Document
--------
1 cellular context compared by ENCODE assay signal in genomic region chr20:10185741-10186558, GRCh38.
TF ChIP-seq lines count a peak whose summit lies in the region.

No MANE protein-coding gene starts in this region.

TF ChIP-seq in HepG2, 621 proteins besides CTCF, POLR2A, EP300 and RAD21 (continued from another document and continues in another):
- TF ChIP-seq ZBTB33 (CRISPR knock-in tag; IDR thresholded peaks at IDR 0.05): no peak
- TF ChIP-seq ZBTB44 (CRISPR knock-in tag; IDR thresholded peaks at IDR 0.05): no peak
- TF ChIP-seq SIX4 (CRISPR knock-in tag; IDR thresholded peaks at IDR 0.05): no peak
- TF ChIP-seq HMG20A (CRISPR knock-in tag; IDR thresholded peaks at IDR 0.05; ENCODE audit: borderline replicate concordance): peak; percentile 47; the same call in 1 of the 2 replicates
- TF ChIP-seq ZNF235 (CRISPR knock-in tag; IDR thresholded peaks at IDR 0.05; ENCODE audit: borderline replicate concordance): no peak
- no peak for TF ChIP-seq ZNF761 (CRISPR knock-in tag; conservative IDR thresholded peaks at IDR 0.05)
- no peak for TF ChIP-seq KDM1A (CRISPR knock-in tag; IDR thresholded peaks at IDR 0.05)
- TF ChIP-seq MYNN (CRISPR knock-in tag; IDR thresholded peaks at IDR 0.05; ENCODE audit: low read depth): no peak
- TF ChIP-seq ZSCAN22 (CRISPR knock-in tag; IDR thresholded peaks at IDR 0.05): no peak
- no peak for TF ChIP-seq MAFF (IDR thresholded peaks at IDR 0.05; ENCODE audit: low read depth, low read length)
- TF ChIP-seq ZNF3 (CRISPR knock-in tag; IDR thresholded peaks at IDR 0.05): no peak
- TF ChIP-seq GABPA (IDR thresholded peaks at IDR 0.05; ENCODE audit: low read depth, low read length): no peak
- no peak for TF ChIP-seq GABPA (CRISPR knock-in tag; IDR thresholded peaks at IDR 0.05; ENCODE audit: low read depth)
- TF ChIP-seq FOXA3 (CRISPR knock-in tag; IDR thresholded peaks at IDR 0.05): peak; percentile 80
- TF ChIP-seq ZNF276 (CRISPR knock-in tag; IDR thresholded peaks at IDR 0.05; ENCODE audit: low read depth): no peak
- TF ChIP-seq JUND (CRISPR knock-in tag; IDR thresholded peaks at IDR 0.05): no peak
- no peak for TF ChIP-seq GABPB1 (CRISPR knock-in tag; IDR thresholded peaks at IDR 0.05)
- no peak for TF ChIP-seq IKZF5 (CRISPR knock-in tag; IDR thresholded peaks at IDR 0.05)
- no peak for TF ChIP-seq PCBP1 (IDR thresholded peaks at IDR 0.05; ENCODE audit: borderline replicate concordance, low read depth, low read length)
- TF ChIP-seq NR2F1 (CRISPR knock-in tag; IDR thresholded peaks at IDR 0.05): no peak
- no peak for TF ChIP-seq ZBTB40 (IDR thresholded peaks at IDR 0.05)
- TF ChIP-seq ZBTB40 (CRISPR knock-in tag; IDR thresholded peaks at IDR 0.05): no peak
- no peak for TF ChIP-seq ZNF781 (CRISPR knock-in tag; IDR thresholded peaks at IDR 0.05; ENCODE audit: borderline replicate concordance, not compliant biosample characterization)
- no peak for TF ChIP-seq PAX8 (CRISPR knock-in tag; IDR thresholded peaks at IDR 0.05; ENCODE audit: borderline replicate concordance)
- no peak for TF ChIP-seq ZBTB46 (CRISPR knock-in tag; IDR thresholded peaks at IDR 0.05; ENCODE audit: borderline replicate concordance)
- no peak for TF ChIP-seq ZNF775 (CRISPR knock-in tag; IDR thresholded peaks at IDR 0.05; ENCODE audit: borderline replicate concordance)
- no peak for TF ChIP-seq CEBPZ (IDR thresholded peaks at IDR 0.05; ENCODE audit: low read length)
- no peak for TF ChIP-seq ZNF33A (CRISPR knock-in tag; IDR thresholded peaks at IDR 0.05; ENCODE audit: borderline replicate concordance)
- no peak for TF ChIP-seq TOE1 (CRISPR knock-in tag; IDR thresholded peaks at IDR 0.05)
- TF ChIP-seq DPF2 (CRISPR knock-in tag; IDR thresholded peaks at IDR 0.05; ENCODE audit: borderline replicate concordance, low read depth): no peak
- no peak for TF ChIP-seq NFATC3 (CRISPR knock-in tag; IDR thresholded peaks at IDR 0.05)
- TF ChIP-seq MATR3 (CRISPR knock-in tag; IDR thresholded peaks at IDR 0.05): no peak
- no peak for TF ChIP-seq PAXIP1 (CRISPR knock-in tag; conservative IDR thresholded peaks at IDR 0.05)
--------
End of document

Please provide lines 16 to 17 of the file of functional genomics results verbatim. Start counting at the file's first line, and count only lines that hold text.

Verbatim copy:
- TF ChIP-seq GABPA (IDR thresholded peaks at IDR 0.05; ENCODE audit: low read depth, low read length): no peak
- no peak for TF ChIP-seq GABPA (CRISPR knock-in tag; IDR thresholded peaks at IDR 0.05; ENCODE audit: low read depth)